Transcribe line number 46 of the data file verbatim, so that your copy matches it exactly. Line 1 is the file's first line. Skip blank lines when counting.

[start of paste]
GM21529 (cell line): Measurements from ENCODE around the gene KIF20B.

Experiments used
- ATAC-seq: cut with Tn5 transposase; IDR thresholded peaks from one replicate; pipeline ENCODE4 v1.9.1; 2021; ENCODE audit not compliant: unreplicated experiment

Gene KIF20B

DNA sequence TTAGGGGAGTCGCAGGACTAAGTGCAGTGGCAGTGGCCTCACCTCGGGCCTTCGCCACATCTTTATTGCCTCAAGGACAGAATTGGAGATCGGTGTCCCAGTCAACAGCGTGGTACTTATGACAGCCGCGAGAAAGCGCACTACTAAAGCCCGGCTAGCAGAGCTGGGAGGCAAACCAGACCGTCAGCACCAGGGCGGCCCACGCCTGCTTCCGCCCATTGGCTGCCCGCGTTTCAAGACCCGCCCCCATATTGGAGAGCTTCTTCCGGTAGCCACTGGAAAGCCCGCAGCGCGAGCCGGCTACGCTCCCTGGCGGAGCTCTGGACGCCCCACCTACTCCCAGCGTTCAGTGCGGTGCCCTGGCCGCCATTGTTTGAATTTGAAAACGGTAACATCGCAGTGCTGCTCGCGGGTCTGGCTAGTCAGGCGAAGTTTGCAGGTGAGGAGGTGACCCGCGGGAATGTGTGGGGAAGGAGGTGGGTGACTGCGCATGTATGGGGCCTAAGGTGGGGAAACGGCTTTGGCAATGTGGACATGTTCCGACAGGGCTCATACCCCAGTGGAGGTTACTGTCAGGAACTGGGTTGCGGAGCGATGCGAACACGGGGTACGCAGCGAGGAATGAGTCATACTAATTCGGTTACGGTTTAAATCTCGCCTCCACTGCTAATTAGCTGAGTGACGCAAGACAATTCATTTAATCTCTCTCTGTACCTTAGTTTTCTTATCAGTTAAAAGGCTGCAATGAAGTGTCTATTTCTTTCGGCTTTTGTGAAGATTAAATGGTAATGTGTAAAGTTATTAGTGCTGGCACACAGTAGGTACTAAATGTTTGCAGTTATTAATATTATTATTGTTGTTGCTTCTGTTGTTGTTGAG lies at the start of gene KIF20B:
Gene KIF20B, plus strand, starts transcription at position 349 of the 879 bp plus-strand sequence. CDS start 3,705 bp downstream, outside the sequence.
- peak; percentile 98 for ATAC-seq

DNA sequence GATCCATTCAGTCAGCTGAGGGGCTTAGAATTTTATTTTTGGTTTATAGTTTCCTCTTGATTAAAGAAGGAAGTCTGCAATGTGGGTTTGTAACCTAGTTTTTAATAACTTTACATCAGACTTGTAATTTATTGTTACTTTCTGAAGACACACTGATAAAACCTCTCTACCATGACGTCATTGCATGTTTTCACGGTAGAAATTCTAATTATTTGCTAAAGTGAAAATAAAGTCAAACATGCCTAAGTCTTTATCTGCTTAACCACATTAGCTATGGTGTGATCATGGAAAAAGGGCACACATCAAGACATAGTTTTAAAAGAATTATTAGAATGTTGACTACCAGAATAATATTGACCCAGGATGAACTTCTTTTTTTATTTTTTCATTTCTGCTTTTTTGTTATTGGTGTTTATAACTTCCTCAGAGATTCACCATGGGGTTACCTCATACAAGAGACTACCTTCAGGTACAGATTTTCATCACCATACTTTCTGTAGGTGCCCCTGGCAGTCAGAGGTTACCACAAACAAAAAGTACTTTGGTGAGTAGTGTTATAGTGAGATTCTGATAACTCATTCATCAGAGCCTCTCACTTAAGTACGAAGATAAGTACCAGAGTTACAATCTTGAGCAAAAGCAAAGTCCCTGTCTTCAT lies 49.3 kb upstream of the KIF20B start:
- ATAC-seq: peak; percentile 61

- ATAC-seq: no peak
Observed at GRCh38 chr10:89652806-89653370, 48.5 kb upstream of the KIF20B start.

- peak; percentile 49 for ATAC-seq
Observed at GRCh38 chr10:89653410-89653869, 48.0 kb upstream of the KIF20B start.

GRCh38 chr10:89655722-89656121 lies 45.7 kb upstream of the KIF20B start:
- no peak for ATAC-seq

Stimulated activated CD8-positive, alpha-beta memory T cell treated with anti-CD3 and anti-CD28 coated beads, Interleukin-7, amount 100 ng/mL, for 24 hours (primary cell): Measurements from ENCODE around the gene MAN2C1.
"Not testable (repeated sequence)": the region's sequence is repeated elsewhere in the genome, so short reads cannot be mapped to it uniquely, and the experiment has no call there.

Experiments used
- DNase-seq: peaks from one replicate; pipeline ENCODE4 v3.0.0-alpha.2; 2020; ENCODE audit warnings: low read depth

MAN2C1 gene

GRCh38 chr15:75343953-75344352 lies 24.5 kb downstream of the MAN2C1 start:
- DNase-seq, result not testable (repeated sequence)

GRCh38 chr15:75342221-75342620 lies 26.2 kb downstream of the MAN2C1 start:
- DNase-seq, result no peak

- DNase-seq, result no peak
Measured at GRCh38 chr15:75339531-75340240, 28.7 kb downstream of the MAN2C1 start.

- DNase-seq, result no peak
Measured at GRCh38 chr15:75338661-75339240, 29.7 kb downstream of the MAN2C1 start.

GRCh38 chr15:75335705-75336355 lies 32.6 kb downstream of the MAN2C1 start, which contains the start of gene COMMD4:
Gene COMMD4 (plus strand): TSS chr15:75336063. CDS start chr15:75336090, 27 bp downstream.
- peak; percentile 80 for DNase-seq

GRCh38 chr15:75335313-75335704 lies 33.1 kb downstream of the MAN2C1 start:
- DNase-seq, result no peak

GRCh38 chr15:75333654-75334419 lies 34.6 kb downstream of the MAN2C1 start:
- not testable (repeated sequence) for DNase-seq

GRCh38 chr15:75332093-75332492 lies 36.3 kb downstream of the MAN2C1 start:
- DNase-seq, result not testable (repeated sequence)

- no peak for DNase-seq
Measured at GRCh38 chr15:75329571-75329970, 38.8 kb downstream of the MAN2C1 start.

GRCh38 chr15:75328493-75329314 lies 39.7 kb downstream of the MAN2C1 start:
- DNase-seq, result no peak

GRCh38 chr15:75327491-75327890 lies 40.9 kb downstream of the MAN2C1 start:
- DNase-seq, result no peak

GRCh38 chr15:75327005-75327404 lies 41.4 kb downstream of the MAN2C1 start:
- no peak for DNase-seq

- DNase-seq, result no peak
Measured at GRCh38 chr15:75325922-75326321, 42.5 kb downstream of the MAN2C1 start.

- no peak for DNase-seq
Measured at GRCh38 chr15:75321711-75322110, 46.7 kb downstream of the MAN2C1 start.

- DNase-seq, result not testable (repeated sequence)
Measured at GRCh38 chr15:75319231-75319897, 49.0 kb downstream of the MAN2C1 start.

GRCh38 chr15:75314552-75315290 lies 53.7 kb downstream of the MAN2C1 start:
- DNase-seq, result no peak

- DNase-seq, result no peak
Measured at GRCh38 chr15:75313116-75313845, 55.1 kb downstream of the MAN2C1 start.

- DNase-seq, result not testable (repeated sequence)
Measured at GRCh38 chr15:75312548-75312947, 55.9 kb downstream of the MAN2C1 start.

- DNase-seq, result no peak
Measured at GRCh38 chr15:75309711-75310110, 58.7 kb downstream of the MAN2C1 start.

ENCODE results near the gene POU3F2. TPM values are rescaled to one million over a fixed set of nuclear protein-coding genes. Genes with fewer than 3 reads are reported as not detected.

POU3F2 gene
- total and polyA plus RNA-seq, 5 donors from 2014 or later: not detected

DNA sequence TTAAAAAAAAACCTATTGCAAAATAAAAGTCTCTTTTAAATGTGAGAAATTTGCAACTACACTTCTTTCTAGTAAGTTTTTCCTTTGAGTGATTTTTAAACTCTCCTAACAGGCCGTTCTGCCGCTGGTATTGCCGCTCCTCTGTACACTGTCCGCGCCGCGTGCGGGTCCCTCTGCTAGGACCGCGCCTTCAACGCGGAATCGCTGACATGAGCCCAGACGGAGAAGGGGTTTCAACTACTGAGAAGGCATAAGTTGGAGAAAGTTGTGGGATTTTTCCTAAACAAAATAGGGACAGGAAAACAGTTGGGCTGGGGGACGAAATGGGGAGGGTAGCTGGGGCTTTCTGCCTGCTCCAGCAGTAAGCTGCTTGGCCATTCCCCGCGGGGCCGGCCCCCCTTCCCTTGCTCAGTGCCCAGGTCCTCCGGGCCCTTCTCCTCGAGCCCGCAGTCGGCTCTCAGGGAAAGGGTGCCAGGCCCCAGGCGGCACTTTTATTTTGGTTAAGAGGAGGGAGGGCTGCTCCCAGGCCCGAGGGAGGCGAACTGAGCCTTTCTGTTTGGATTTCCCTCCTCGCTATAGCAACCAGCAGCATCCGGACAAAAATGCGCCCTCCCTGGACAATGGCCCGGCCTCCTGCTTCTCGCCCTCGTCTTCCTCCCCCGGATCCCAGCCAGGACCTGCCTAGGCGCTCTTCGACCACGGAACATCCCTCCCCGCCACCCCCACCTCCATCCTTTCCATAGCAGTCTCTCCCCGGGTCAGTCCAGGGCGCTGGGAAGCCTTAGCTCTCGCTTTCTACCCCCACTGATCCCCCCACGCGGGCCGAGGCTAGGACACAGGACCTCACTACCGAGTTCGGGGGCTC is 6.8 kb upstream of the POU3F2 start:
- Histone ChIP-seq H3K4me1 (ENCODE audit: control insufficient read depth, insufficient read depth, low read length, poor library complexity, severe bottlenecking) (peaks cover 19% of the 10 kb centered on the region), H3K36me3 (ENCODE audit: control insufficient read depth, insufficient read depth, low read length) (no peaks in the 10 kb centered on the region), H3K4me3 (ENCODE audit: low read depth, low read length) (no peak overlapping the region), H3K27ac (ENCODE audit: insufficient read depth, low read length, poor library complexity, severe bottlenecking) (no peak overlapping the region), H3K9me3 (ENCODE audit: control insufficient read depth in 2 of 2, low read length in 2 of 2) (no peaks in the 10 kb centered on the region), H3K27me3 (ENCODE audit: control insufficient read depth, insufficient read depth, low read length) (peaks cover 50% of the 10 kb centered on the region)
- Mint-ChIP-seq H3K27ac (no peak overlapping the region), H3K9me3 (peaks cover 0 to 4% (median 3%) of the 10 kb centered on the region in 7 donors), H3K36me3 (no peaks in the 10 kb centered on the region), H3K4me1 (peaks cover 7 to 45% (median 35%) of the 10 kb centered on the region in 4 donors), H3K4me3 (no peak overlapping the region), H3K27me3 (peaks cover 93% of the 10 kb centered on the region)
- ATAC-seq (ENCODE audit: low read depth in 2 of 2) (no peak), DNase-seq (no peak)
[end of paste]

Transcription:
- DNase-seq, result no peak